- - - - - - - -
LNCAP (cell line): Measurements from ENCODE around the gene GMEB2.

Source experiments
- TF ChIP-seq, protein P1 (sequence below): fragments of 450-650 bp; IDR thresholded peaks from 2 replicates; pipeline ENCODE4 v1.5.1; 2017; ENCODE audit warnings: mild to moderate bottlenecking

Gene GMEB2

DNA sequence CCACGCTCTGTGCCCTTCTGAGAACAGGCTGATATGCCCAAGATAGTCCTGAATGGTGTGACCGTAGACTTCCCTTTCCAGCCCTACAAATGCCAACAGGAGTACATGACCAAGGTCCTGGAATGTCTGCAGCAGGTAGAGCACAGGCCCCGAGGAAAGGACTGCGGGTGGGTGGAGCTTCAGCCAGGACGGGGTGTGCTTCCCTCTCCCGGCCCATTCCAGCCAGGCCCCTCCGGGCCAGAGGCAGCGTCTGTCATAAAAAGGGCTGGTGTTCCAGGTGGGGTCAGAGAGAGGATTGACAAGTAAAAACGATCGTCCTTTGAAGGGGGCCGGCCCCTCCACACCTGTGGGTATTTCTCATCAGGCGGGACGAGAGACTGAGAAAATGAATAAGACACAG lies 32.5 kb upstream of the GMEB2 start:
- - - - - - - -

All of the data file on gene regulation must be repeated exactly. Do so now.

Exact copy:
LNCAP (cell line): Measurements from ENCODE around the gene GMEB2.

Source experiments
- TF ChIP-seq, protein P1 (sequence below): fragments of 450-650 bp; IDR thresholded peaks from 2 replicates; pipeline ENCODE4 v1.5.1; 2017; ENCODE audit warnings: mild to moderate bottlenecking

Gene GMEB2

DNA sequence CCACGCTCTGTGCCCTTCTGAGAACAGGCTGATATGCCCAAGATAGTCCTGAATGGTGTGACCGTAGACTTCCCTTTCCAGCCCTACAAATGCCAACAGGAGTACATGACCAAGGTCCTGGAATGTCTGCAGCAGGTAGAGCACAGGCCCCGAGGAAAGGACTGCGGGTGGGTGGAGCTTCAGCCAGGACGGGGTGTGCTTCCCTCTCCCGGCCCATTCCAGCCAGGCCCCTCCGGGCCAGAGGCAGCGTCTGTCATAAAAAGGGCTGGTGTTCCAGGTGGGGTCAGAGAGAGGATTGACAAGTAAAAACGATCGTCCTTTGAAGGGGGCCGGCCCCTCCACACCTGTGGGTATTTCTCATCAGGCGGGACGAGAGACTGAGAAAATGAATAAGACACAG lies 32.5 kb upstream of the GMEB2 start: